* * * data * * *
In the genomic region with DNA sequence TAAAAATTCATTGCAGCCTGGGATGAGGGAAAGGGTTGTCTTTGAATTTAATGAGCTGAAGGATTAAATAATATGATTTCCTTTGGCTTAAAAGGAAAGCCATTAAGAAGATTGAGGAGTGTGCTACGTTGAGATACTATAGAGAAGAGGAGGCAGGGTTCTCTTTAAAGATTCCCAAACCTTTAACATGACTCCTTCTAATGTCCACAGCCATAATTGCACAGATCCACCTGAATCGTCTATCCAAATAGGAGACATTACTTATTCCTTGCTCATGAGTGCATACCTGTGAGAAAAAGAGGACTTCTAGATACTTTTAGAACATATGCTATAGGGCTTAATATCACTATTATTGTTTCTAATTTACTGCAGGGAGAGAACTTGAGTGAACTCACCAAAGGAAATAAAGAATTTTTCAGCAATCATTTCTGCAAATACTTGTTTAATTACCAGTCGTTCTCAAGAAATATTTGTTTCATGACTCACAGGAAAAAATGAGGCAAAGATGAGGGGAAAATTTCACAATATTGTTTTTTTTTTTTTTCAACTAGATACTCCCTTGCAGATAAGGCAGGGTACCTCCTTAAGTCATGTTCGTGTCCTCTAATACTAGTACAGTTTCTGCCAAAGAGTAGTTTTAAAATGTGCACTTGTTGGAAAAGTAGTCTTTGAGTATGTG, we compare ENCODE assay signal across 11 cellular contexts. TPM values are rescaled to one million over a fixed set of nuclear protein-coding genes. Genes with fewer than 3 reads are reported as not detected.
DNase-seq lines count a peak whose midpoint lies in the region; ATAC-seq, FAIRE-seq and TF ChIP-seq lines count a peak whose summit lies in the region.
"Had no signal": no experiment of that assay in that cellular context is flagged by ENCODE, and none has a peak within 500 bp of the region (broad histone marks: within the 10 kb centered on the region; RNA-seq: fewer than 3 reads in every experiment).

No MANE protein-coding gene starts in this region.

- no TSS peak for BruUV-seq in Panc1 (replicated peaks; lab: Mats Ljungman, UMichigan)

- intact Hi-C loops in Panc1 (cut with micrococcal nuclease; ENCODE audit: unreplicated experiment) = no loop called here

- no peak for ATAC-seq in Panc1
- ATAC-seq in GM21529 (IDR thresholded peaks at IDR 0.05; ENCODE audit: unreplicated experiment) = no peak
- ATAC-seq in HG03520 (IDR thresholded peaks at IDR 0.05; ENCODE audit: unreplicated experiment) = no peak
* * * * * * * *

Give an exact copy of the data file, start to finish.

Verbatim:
In the genomic region with DNA sequence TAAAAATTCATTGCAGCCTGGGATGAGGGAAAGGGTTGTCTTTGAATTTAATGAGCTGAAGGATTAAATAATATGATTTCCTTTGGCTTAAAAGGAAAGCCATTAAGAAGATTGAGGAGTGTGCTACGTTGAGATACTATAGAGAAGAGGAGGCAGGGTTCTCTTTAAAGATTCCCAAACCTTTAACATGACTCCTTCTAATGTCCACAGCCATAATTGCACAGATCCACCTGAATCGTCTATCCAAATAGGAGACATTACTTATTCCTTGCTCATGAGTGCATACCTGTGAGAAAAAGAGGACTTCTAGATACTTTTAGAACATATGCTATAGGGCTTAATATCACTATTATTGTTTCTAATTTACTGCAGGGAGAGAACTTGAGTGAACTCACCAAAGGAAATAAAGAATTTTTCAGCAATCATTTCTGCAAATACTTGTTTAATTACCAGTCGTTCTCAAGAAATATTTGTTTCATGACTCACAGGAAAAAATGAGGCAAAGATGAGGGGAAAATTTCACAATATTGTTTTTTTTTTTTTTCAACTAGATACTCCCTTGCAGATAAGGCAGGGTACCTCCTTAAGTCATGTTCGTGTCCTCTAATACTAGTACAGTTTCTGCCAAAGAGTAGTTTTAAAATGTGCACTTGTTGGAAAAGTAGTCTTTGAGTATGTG, we compare ENCODE assay signal across 11 cellular contexts. TPM values are rescaled to one million over a fixed set of nuclear protein-coding genes. Genes with fewer than 3 reads are reported as not detected.
DNase-seq lines count a peak whose midpoint lies in the region; ATAC-seq, FAIRE-seq and TF ChIP-seq lines count a peak whose summit lies in the region.
"Had no signal": no experiment of that assay in that cellular context is flagged by ENCODE, and none has a peak within 500 bp of the region (broad histone marks: within the 10 kb centered on the region; RNA-seq: fewer than 3 reads in every experiment).

No MANE protein-coding gene starts in this region.

- no TSS peak for BruUV-seq in Panc1 (replicated peaks; lab: Mats Ljungman, UMichigan)

- intact Hi-C loops in Panc1 (cut with micrococcal nuclease; ENCODE audit: unreplicated experiment) = no loop called here

- no peak for ATAC-seq in Panc1
- ATAC-seq in GM21529 (IDR thresholded peaks at IDR 0.05; ENCODE audit: unreplicated experiment) = no peak
- ATAC-seq in HG03520 (IDR thresholded peaks at IDR 0.05; ENCODE audit: unreplicated experiment) = no peak